I'm coeliac (well technically I'm severely gluten intolerant but that sounds faddish, trust me the two-day stomach cramps aren't from my mind) and buying from open bins isn't an option for me, that way cross-contamination and sick lies. It would be the same for most folks with allergies. While it would be nice to live like she does there are also problems with it and I don't think some of her ideas are realistic. I have plans for my clothing and for my wardrove over the next few years and some of them involve slowly wearing more of it, getting rid of the excess and only replacing what I have to (which I expect to be mostly trousers and shoes, knitting my own socks is a for granted moment)

I don't think it's practical and non-wasteful to empty your wardrobe/closet/whatever of clothes you wear, I think it's a better plan to work on methods of storage that ensure roatation and removing those things that don't suit you and passing them on and removing the things that are in bad condition and finding ways of disposing of them that's environmentally sound.

I think that rethinking how we use things and how we dispose of things is a good thing. I honestly would find her a hard friend, sounds like she is an evangelist of her lifestyle to a degree that I would find painful. Good luck to her, she did make me think about some things in my life that need change but I don't think that they would suit everyone.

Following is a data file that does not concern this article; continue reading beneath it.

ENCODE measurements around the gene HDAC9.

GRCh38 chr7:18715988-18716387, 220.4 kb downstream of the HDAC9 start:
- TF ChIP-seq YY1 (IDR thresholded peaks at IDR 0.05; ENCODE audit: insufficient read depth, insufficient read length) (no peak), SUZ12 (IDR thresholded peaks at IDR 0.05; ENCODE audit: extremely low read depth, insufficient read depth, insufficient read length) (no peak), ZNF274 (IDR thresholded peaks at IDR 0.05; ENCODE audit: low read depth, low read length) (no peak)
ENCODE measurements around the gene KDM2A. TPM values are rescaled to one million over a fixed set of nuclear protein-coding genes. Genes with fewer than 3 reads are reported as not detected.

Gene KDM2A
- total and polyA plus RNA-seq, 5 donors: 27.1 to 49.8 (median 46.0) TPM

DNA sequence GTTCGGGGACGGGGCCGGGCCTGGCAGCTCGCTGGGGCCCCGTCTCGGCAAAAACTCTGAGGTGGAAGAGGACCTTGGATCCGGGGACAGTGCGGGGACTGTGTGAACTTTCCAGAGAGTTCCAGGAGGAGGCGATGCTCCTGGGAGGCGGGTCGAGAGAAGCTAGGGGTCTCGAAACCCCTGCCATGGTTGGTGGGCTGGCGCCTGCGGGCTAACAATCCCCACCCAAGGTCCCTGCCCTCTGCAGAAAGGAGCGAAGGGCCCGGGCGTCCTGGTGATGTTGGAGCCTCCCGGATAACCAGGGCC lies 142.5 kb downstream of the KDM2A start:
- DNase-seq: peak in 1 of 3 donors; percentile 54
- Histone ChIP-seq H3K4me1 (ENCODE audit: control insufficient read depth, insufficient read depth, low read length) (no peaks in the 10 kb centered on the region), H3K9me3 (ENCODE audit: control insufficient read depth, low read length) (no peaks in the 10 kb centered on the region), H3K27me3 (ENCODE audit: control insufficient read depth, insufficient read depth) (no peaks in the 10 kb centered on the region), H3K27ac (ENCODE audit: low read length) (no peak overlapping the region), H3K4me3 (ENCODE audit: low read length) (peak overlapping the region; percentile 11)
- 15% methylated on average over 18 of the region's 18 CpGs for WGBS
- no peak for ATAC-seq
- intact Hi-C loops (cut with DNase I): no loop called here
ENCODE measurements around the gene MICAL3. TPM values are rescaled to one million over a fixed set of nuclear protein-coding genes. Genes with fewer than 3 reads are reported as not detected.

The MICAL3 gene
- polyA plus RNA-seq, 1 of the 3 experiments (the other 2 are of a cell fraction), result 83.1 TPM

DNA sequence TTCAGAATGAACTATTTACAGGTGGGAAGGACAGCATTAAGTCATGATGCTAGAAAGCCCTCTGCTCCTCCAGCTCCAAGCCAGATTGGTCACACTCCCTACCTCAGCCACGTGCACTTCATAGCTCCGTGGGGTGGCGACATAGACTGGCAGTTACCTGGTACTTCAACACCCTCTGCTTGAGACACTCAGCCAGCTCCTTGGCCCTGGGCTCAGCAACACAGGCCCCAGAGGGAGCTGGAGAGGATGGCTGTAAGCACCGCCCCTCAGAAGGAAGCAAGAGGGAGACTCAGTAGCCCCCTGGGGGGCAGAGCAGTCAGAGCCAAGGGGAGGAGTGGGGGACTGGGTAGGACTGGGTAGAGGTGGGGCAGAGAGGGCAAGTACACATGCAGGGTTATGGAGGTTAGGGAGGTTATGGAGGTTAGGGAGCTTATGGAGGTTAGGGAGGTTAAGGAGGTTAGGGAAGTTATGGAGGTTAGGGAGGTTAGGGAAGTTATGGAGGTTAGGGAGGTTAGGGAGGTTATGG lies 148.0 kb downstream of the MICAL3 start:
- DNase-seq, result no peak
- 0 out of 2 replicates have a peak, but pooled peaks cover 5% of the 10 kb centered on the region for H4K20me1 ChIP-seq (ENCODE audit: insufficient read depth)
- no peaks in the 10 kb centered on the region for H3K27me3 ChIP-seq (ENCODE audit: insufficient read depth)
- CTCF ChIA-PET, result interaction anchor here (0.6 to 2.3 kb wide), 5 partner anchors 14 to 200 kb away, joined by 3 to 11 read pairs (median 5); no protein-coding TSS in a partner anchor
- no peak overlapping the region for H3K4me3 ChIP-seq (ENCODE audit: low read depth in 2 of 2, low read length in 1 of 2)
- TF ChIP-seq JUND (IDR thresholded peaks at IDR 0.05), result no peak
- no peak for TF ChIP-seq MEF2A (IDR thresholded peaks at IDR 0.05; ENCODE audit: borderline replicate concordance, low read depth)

I found the Happiness Project more inspirational. ( )
1 vote wyvernfriend | Jul 18, 2013 |
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Book description
Zero Waste Home is a guide to simplified, sustainable living. The author transformed her family's health, finances, and relationships for the better by reducing their waste to an astonishing half litre per year. It's all down to the 5 Rs: Refuse, Reduce, Reuse, Recycle, Rot (and only in that order!). Zero Waste Home shows how these key principles can be applied to every area of your house from the kitchen to the kids' room, and it's packed with easy tips for all of us: from buying in bulk and clever meal planning to simply refusing unwanted freebies.
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"In Zero Waste Home, Bea Johnson shares the story of how she simplified her life by reducing her waste. Today, Bea, her husband, Scott, and their two young sons produce just one quart of garbage a year, and their overall quality of life has changed for the better: they now have more time together, they've cut their annual spending by a remarkable 40 percent, and they are healthier than they've ever been. This book shares essential how-to advice, secrets, and insights based on Bea's experience. She demystifies the process of going Zero Waste with hundreds of easy tips for sustainable living that even the busiest people can integrate: from making your own mustard, to packing kids' lunches without plastic, to canceling your junk mail, to enjoying the holidays without the guilt associated with overconsumption. Zero Waste Home is a stylish and relatable step-by-step guide that will give you the practical tools to help you improve your health, save money and time, and achieve a brighter future for your family--and the planet"--… (more)